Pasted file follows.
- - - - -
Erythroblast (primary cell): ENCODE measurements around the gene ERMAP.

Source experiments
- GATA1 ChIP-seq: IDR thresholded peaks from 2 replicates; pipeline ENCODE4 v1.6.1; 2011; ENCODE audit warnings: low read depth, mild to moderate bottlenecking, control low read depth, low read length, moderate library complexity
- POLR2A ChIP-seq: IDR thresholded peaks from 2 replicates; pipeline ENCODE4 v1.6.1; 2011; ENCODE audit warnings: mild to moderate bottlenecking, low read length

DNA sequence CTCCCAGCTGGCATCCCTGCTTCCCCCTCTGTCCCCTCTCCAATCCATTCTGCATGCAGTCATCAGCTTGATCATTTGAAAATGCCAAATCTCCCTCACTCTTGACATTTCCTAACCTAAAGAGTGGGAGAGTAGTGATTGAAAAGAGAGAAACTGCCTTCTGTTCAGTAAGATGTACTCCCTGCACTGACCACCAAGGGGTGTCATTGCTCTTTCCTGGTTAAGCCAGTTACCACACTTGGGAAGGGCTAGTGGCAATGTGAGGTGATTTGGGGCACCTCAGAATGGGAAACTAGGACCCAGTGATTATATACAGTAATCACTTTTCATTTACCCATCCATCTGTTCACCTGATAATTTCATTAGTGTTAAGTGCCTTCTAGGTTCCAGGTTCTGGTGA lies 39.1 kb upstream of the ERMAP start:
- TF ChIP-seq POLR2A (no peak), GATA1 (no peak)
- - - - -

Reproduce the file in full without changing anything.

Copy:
Erythroblast (primary cell): ENCODE measurements around the gene ERMAP.

Source experiments
- GATA1 ChIP-seq: IDR thresholded peaks from 2 replicates; pipeline ENCODE4 v1.6.1; 2011; ENCODE audit warnings: low read depth, mild to moderate bottlenecking, control low read depth, low read length, moderate library complexity
- POLR2A ChIP-seq: IDR thresholded peaks from 2 replicates; pipeline ENCODE4 v1.6.1; 2011; ENCODE audit warnings: mild to moderate bottlenecking, low read length

DNA sequence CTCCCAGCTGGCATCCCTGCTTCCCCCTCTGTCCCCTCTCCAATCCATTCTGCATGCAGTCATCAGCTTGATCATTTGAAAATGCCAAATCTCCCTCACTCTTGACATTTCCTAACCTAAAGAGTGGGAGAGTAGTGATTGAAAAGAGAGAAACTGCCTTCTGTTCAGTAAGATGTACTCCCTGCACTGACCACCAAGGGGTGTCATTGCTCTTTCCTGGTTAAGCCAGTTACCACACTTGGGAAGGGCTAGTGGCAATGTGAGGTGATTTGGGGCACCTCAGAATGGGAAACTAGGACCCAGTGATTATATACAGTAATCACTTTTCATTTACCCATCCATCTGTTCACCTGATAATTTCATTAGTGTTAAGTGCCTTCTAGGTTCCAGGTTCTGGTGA lies 39.1 kb upstream of the ERMAP start:
- TF ChIP-seq POLR2A (no peak), GATA1 (no peak)